Office of Attorney General lawsuit seeks millions in restitution from energy producer accused of deceptive practices in fracking industry
HARRISBURG — Pennsylvania Attorney General Kathleen G. Kane's office today announced it has filed a lawsuit against Chesapeake Energy Corp., the country's second-largest producer of natural gas, and its affiliates amid allegations the companies underpaid landowners' royalties associated with fracking.
The lawsuit alleges that Chesapeake and other defendants engaged in deceptive conduct in securing fracking leases from Pennsylvania landowners. These alleged deceptive business practices occurred as part of a rush to lock up acreage in the Marcellus Shale region, the country's largest natural gas field that runs through much of the Commonwealth.
"This alleged conduct amounts to a 'bait-and-switch,'" Attorney General Kane said. "Pennsylvania landowners were deceived in thousands of transactions by a company accused of similar conduct in several other states. This lawsuit should serve as notice that we will not allow our residents to be exploited."
The lawsuit, which was filed in the Bradford County Court of Common Pleas, seeks restitution for thousands of consumers, civil penalties and legal costs. It was the result of an extensive investigation by the Office of Attorney General's Antitrust Section and Bureau of Consumer Protection. The investigation focused on counties in northern Pennsylvania.
According to the lawsuit, the defendants obtained leases and promised lessors certain amounts of royalties, but then delivered something different in royalty payments after gas wells started producing and the defendants began making royalty payments to landowners. Additionally, the lawsuit alleges that landowners were told certain lease provisions prevented them from incurring charges for the extracting and marketing of natural gas. They said they were later told the leases permitted such charges.
As a result of the misrepresentations, Chesapeake and other defendants allegedly took deductions and, in some cases, made retroactive deductions of post-production expenses from royalty checks. These practices occurred despite landowners' claims that their leases contained the necessary language to prohibit such deductions.
The Office of Attorney General's investigation of this matter required a significant examination of the fracking industry to identify the unfair methods of competition and alleged deceptive acts or practices in violation of the Unfair Trade Practices and Consumer Protection Law.
Hundreds of landowners also played an integral role in the investigation by sharing information with the Office of Attorney General.
"This investigation would not have been possible without the cooperation of landowners who spoke with our staff," Attorney General Kane said.
The lawsuit requests the court to order the defendants to:
Pay restitution to all persons who have suffered losses as a result of the defendants' conduct.
Pay civil penalties of $1,000 for each violation of the Unfair Trade Practices and Consumer Protection Law, and $3,000 for each violation involving a person 60 years old or older.
Permanently refrain from any practice that violates the Unfair Trade Practices and Consumer Protection Law.
In addition to Chesapeake Energy Corp., the other affiliates named as defendants in the lawsuit are Chesapeake Appalachia, LLC; Chesapeake Operating, Inc. and Chesapeake Energy Marketing, Inc. Williams Partners, LP, which owns and operates infrastructure used in the fracking industry, is also named as a defendant.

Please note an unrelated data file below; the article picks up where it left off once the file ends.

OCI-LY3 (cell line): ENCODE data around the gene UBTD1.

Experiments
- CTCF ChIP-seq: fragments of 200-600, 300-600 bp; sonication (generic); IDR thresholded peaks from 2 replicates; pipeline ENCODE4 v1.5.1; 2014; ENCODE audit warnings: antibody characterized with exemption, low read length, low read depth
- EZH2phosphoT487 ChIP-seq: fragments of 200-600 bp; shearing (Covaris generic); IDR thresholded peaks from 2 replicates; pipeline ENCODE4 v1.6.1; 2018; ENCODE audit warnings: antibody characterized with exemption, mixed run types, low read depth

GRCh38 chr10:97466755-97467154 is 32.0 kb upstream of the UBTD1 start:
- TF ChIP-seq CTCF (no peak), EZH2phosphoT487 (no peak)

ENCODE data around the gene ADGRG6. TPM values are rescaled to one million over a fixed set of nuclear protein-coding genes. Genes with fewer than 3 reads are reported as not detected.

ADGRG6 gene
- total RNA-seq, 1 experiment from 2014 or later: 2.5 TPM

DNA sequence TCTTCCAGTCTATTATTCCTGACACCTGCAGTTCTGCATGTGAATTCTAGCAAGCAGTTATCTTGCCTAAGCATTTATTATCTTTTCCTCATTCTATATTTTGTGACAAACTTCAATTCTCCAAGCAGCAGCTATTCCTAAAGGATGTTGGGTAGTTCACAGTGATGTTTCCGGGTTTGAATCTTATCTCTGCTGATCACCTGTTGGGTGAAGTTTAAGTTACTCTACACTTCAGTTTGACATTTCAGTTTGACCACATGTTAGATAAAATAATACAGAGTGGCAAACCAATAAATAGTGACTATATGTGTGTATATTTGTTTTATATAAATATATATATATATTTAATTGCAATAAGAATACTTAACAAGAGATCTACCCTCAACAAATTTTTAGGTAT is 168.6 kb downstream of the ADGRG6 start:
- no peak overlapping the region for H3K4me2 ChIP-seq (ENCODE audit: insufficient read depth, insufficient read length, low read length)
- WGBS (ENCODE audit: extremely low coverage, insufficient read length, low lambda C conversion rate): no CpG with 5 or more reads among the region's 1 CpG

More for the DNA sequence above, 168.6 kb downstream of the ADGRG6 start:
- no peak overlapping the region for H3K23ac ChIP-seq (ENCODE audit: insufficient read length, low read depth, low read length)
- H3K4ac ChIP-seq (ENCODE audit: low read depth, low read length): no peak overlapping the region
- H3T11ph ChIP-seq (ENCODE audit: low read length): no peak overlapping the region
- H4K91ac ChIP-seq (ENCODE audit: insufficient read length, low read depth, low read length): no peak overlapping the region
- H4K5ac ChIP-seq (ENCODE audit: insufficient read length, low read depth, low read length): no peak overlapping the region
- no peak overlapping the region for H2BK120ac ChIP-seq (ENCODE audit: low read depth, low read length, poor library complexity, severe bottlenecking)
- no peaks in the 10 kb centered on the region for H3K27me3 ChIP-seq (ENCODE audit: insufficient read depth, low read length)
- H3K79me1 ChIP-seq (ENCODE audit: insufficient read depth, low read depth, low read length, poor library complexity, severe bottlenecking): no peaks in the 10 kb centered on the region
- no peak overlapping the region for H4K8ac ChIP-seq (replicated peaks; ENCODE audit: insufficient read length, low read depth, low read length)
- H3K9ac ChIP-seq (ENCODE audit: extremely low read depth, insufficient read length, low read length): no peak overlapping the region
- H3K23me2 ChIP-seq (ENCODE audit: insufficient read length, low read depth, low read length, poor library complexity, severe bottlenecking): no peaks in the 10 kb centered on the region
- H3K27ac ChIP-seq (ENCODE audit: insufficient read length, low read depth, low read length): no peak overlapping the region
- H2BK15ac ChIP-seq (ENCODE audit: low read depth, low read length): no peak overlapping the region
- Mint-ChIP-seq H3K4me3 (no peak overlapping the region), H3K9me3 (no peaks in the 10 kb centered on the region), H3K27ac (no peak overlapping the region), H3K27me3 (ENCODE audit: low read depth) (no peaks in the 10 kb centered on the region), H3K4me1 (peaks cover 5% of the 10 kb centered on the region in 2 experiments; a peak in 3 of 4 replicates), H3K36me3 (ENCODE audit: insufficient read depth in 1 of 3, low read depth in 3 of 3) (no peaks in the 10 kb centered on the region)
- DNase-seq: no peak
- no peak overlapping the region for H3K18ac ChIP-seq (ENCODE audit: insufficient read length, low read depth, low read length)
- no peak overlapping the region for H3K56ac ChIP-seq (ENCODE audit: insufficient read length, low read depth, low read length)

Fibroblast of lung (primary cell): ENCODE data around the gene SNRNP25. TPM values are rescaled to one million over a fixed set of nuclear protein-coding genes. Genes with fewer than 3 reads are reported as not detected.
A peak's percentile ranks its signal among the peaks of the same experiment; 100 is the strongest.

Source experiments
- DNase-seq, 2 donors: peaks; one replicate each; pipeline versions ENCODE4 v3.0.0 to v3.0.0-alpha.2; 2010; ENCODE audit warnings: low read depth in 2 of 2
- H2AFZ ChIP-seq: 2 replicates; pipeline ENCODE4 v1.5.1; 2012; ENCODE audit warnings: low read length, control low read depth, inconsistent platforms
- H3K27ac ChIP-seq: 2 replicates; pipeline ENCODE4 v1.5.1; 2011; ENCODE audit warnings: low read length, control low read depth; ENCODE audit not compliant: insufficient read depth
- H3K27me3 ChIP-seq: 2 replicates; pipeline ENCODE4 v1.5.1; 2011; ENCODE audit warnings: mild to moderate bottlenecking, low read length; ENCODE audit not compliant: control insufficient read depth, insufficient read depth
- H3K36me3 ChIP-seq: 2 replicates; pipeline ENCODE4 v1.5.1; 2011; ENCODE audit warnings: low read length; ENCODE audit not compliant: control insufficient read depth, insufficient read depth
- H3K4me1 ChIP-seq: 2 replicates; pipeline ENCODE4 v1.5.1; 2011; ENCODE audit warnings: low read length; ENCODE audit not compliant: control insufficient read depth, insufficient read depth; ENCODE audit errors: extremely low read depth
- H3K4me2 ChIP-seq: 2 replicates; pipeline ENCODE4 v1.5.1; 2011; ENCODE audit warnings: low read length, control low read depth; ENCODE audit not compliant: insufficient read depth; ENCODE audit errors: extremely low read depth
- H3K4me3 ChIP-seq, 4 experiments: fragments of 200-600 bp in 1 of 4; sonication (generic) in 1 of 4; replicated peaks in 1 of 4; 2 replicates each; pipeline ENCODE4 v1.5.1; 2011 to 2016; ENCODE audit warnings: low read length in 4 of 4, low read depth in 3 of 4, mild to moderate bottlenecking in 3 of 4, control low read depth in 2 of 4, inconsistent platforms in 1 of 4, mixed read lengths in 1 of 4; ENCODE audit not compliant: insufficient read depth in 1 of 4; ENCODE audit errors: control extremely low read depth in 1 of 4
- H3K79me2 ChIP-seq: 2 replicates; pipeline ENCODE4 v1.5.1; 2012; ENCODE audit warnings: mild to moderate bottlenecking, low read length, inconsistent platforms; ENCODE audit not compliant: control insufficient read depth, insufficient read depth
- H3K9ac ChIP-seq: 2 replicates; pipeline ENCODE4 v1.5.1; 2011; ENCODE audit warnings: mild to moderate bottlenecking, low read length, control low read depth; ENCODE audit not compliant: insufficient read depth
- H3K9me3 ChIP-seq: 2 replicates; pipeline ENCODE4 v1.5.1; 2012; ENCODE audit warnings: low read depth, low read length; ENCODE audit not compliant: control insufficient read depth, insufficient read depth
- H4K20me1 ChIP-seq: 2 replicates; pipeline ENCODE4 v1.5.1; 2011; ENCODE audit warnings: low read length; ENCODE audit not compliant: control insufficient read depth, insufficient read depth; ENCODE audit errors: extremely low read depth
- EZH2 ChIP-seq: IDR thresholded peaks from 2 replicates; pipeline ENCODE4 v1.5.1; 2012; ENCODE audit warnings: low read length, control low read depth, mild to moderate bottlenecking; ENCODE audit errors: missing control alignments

Pennsylvanians who feel they were victimized by these or other companies should file a complaint with the Office of Attorney General's Antitrust Section by calling 717-787-4530 or by submitting a complaint at www.attorneygeneral.gov.
The lawsuit was filed by Chief Deputy Attorney General Tracy Wertz, Senior Deputy Attorney General Joseph S. Betsko and Senior Deputy Attorney General Norman W. Marden, all of the office's Antitrust Section. The Antitrust Section is tasked with protecting the free enterprise system by detecting anti-competitive practices and taking legal action to stop them. Senior Deputy Attorney General John Abel, of the office's Bureau of Consumer Protection, also worked on the investigation.
The Office of Attorney General is also filing an amicus curiae brief in the U.S. District Court for the Middle District of Pennsylvania advising the court of this lawsuit. The brief urges the court to reject the proposed settlement of the Demchak class action in its current form.
The office requests that the court modify the Demchak Settlement Agreement and Release to clarify that the class does not have standing to bring the claims asserted by the Office of Attorney General and therefore cannot release the office's claims through the settlement.
Perhaps the significance of the A-G's action is that going forward, the lines will be more clearly drawn so that future Royalties to the landowner cannot be scammed away. As for what has happened so far, it's most likely that the landowners will receive but pennies on the stolen dollars, the law firms will make out well, and the corporations will have to restructure to avoid the crushing debts that they will be held for. No one will be held personally liable for anything, jail time is probably out of the question, and the heads of the corporations will try to be more clever next time. To the small guy (you & me) we will not be made whole, but possibly can look forward to less cheating and outright theft.
How do any settlements affect WV owners? Marion Co. in particular
If the Attorney General's suit is successful certain Lessor's will be made whole and without attorney fees. Hopefully Lessors that haven't already will now file a complaint with the AG, the more that come forward the stronger the case. The Demchak v Chesapeake settlement only applies to Pennsylvania leases, clearly one of the requirements.